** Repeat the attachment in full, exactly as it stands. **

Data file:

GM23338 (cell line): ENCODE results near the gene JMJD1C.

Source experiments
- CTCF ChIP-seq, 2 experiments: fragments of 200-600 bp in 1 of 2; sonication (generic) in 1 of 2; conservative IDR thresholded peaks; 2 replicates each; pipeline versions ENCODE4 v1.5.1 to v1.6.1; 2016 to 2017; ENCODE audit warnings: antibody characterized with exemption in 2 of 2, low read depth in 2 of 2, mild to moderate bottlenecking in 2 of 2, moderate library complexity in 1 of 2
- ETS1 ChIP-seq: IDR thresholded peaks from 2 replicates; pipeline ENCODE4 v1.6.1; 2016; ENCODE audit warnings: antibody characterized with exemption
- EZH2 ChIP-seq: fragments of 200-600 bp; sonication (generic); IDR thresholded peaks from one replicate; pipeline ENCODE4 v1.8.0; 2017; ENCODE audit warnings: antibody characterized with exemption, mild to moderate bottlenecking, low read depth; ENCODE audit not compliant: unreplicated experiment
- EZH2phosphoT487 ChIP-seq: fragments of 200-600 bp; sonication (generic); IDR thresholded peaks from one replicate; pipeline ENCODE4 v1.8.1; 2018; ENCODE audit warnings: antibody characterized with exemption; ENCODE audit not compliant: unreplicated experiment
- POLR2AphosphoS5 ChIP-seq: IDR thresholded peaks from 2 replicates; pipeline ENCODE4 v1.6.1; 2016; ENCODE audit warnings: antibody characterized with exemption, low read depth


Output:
GM23338 (cell line): ENCODE results near the gene JMJD1C.

Source experiments
- CTCF ChIP-seq, 2 experiments: fragments of 200-600 bp in 1 of 2; sonication (generic) in 1 of 2; conservative IDR thresholded peaks; 2 replicates each; pipeline versions ENCODE4 v1.5.1 to v1.6.1; 2016 to 2017; ENCODE audit warnings: antibody characterized with exemption in 2 of 2, low read depth in 2 of 2, mild to moderate bottlenecking in 2 of 2, moderate library complexity in 1 of 2
- ETS1 ChIP-seq: IDR thresholded peaks from 2 replicates; pipeline ENCODE4 v1.6.1; 2016; ENCODE audit warnings: antibody characterized with exemption
- EZH2 ChIP-seq: fragments of 200-600 bp; sonication (generic); IDR thresholded peaks from one replicate; pipeline ENCODE4 v1.8.0; 2017; ENCODE audit warnings: antibody characterized with exemption, mild to moderate bottlenecking, low read depth; ENCODE audit not compliant: unreplicated experiment
- EZH2phosphoT487 ChIP-seq: fragments of 200-600 bp; sonication (generic); IDR thresholded peaks from one replicate; pipeline ENCODE4 v1.8.1; 2018; ENCODE audit warnings: antibody characterized with exemption; ENCODE audit not compliant: unreplicated experiment
- POLR2AphosphoS5 ChIP-seq: IDR thresholded peaks from 2 replicates; pipeline ENCODE4 v1.6.1; 2016; ENCODE audit warnings: antibody characterized with exemption, low read depth